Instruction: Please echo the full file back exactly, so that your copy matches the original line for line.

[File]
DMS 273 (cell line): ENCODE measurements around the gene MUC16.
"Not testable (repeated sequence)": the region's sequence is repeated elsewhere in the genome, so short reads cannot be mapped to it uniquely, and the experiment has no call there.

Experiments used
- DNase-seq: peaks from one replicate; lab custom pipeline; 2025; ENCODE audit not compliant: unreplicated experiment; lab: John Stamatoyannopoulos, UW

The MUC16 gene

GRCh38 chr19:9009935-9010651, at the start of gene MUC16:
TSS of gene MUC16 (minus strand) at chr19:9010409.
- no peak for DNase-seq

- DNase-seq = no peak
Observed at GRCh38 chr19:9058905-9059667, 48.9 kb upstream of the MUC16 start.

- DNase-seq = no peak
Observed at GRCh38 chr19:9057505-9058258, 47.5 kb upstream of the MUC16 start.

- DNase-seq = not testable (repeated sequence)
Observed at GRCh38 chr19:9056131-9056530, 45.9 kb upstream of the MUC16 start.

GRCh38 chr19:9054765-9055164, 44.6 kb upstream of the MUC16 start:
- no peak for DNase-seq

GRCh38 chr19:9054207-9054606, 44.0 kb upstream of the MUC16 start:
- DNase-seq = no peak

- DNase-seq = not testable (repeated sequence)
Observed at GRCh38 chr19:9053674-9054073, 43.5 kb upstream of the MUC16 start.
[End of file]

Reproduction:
DMS 273 (cell line): ENCODE measurements around the gene MUC16.
"Not testable (repeated sequence)": the region's sequence is repeated elsewhere in the genome, so short reads cannot be mapped to it uniquely, and the experiment has no call there.

Experiments used
- DNase-seq: peaks from one replicate; lab custom pipeline; 2025; ENCODE audit not compliant: unreplicated experiment; lab: John Stamatoyannopoulos, UW

The MUC16 gene

GRCh38 chr19:9009935-9010651, at the start of gene MUC16:
TSS of gene MUC16 (minus strand) at chr19:9010409.
- no peak for DNase-seq

- DNase-seq = no peak
Observed at GRCh38 chr19:9058905-9059667, 48.9 kb upstream of the MUC16 start.

- DNase-seq = no peak
Observed at GRCh38 chr19:9057505-9058258, 47.5 kb upstream of the MUC16 start.

- DNase-seq = not testable (repeated sequence)
Observed at GRCh38 chr19:9056131-9056530, 45.9 kb upstream of the MUC16 start.

GRCh38 chr19:9054765-9055164, 44.6 kb upstream of the MUC16 start:
- no peak for DNase-seq

GRCh38 chr19:9054207-9054606, 44.0 kb upstream of the MUC16 start:
- DNase-seq = no peak

- DNase-seq = not testable (repeated sequence)
Observed at GRCh38 chr19:9053674-9054073, 43.5 kb upstream of the MUC16 start.